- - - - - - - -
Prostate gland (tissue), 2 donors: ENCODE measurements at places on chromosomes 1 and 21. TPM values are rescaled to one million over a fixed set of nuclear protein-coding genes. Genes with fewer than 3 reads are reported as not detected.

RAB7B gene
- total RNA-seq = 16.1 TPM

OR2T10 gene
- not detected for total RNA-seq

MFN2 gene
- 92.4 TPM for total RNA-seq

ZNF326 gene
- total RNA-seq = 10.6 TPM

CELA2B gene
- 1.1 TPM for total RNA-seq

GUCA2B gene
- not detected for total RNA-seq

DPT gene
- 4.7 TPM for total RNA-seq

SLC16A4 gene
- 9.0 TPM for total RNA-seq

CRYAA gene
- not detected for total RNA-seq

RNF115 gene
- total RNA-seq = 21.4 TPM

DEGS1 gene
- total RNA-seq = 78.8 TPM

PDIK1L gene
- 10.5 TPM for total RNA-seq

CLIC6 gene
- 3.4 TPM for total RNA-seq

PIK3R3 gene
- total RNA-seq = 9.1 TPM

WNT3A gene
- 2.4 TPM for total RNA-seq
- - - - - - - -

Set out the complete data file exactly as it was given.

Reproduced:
Prostate gland (tissue), 2 donors: ENCODE measurements at places on chromosomes 1 and 21. TPM values are rescaled to one million over a fixed set of nuclear protein-coding genes. Genes with fewer than 3 reads are reported as not detected.

RAB7B gene
- total RNA-seq = 16.1 TPM

OR2T10 gene
- not detected for total RNA-seq

MFN2 gene
- 92.4 TPM for total RNA-seq

ZNF326 gene
- total RNA-seq = 10.6 TPM

CELA2B gene
- 1.1 TPM for total RNA-seq

GUCA2B gene
- not detected for total RNA-seq

DPT gene
- 4.7 TPM for total RNA-seq

SLC16A4 gene
- 9.0 TPM for total RNA-seq

CRYAA gene
- not detected for total RNA-seq

RNF115 gene
- total RNA-seq = 21.4 TPM

DEGS1 gene
- total RNA-seq = 78.8 TPM

PDIK1L gene
- 10.5 TPM for total RNA-seq

CLIC6 gene
- 3.4 TPM for total RNA-seq

PIK3R3 gene
- total RNA-seq = 9.1 TPM

WNT3A gene
- 2.4 TPM for total RNA-seq